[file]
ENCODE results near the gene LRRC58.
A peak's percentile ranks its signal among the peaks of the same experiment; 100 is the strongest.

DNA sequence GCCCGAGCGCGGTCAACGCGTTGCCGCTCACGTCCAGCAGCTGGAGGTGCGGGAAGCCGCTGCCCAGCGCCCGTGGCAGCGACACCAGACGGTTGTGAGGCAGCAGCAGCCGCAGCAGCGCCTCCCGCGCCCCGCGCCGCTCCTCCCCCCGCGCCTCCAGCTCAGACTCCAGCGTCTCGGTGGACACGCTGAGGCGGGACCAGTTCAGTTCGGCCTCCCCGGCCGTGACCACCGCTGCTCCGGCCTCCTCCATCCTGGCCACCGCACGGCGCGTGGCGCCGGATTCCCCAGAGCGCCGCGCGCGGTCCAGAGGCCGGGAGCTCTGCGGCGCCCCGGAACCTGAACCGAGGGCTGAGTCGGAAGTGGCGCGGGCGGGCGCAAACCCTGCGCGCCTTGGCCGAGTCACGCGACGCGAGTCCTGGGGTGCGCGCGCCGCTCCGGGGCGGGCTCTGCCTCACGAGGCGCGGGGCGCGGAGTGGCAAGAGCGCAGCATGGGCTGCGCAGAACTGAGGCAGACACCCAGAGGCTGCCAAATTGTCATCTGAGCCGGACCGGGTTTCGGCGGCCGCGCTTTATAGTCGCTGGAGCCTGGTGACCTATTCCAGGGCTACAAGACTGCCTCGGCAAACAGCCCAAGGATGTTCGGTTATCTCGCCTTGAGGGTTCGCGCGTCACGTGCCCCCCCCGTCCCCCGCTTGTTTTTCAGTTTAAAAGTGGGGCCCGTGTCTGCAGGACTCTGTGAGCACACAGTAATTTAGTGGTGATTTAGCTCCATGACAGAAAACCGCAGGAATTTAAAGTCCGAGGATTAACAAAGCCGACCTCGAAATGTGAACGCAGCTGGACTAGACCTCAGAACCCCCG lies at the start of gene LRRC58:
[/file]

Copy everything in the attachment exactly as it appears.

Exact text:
ENCODE results near the gene LRRC58.
A peak's percentile ranks its signal among the peaks of the same experiment; 100 is the strongest.

DNA sequence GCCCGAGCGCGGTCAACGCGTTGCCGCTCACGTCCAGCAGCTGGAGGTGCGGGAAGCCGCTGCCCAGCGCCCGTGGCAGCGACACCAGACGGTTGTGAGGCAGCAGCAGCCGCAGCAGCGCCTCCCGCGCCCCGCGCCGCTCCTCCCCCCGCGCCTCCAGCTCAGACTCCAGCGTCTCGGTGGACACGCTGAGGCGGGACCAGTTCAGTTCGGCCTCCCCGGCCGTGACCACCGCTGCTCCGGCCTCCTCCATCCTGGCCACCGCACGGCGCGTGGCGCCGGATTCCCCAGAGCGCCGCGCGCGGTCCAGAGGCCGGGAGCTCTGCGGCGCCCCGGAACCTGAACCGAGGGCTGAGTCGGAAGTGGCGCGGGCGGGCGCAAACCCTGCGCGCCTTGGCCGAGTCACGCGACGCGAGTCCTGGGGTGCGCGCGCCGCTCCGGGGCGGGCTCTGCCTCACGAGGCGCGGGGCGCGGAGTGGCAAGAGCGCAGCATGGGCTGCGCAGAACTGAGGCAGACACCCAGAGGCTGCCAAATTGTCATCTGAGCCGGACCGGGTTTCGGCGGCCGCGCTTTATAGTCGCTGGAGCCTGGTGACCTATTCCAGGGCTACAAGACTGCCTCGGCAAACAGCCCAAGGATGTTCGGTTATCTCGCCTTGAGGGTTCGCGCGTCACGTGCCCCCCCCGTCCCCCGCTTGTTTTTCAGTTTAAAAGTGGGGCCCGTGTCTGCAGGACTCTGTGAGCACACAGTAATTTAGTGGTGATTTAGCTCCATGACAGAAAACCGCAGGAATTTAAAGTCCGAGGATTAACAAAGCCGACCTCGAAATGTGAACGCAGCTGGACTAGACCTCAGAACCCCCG lies at the start of gene LRRC58: